Do people treat you differently at the track because you’re Israeli?
“There’s the good and bad of being Israeli. I love the fact that I’m special. People are not used to seeing that blue and white flag. I never saw anything anti-Semitic besides some stuff in the States on social media.”
The goal is obviously to race in NASCAR’s premier division again this year. How difficult is it to work your way up to the top?
“Sponsorship is the problem. I’m Israeli and that’s a super special thing. But an American company would rather have an American driver. Our goal is to go to the Jewish community, and there are a lot of companies. But the Jewish community isn’t watching NASCAR. We need to educate them. Even if they see the business is the greatest, they might not have anything to do with racing.
In Israel, we have a lot of good companies, but we have no motor sports here. They’d rather put their money into soccer and basketball than motor sports.”
What do you need in order to race in America again?
“I have no idea, and I’ll tell you why. Sonoma and Richmond, for both races, I was notified maybe a week before. They said, come jump on the plane and race. It was a big surprise for me. Somehow, David [Levin, a Florida-based attorney who helps him] managed to find a miracle and get money for it. I don’t know where he is right now in terms of finding money, but without him I wouldn’t have raced even once in the States.”
What would it mean to you have another opportunity to race in NASCAR’s premier series?
“I did Sonoma and it was a mixed opportunity. I had a crash and lost the hood of my car. I know – because I was 11th in practice with a BK Racing car and I ran in the top-three in an old Carl Long Dodge – that I have something to prove. I can put it all together. Maybe I won’t be an oval guy, like the complete NASCAR driver, but I want to let people know that if I’m coming to road courses, I’m going to win. That’s what I want to establish. I want to find good cars every time. Road courses aren’t big in NASCAR like ovals, but people like it.”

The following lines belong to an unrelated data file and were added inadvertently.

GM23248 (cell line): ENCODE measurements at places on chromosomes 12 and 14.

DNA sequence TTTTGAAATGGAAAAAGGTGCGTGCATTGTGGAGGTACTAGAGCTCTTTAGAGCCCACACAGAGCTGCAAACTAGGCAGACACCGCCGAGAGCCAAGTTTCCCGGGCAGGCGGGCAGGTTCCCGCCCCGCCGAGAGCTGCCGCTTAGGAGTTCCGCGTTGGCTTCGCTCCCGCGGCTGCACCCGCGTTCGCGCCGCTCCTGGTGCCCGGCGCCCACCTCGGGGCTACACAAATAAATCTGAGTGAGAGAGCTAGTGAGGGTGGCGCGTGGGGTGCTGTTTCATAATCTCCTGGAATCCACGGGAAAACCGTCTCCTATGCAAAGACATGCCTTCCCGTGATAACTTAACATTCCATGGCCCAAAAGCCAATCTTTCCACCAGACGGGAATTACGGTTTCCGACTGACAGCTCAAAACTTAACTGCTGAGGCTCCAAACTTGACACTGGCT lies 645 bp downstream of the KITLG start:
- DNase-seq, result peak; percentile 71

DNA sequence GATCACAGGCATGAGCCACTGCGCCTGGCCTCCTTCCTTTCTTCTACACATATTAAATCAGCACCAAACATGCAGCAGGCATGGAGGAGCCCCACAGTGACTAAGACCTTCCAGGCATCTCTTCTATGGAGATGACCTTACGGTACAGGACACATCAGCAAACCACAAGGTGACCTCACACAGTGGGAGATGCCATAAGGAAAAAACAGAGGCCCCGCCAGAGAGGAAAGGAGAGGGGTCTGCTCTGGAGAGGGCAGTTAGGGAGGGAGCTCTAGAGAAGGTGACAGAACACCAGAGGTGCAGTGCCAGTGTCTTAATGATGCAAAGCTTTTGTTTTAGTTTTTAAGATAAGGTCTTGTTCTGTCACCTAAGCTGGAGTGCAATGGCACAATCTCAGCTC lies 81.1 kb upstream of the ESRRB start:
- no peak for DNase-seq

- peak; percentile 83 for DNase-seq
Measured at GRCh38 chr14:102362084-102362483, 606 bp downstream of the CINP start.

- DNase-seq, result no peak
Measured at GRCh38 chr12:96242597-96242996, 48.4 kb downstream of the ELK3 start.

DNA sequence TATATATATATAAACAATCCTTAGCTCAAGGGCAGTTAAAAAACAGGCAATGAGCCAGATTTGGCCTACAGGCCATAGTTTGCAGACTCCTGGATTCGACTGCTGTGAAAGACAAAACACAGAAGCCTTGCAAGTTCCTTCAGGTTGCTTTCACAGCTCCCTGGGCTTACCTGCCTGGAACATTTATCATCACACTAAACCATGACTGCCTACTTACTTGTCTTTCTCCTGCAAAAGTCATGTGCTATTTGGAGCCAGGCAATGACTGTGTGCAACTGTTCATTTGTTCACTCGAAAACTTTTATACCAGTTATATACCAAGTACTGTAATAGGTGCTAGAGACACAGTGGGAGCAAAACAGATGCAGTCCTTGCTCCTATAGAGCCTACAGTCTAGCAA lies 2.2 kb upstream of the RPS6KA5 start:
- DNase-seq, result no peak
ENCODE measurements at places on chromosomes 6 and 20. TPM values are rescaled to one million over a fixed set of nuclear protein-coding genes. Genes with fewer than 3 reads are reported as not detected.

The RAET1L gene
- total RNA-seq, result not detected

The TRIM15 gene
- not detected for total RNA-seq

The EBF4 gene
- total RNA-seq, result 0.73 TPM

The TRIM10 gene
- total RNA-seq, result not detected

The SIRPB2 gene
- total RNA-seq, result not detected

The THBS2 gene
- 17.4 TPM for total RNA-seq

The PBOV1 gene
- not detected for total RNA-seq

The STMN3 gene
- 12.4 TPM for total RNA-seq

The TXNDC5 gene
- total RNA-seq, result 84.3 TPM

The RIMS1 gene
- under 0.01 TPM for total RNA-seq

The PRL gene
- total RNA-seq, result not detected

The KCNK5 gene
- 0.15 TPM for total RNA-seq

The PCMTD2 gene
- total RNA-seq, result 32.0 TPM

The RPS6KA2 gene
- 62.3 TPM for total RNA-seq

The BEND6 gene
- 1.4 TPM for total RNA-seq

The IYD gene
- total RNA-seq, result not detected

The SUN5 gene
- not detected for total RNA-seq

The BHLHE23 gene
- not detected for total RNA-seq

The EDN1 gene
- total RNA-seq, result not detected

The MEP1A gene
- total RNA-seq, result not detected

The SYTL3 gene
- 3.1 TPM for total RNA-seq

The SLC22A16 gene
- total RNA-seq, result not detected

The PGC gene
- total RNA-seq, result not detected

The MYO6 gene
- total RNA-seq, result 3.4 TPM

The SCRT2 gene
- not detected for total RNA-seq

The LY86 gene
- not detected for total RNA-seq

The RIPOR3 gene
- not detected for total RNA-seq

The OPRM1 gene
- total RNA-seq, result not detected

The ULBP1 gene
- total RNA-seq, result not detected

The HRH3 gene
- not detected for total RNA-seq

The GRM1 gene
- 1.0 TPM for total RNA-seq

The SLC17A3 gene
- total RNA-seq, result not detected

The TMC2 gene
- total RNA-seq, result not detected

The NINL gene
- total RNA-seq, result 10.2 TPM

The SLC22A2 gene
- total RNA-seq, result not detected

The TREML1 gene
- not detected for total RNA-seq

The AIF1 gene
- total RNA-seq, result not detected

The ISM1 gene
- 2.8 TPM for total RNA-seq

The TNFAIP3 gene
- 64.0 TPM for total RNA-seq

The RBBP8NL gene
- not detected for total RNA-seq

Can you be the one to bring the road course specialist back to NASCAR?
“Yeah, and that’s what I want to do. I want to create a name of a guy that’s like a weapon. People will do everything they can to have an opportunity to get that weapon. I want to be that killing weapon. Road courses, as I see it now, maybe people are getting tired of 1.5-mile ovals. The ROVAL was exactly what people want to see. That’s the way.”
On social media, you livestream your sim racing in Israel. How does that get the Israeli community involved in racing?
“I got into racing from simulators when I was nine years old. It’s a big part of my life, and I truly feel like simulators make me better. You’re still driving, steering and doing things with the pedals. It’s like going to the gym for me. It’s a good opportunity because a lot of kids can have the opportunity to experience motor sports before they can even go drive. We are running an Israeli simulator championship and it’s hard. It gives people an opportunity to meet me, be instructed by me and ask me advice.
There’s a new Israeli guy who’s racing in Europe in Elite II, not the same category as me, but he came into it because he followed my career. A lot of people come to the simulator and I’m there every day for a few hours. I give advice and that’s my way to reach people.”
How can people inquire about sponsoring you and partnering with you?
“They can visit https://www.racingforisrael.org/donate-1. David Levin [contact info on site] can also give more information about sponsorship, plus background about NASCAR and why this is important.”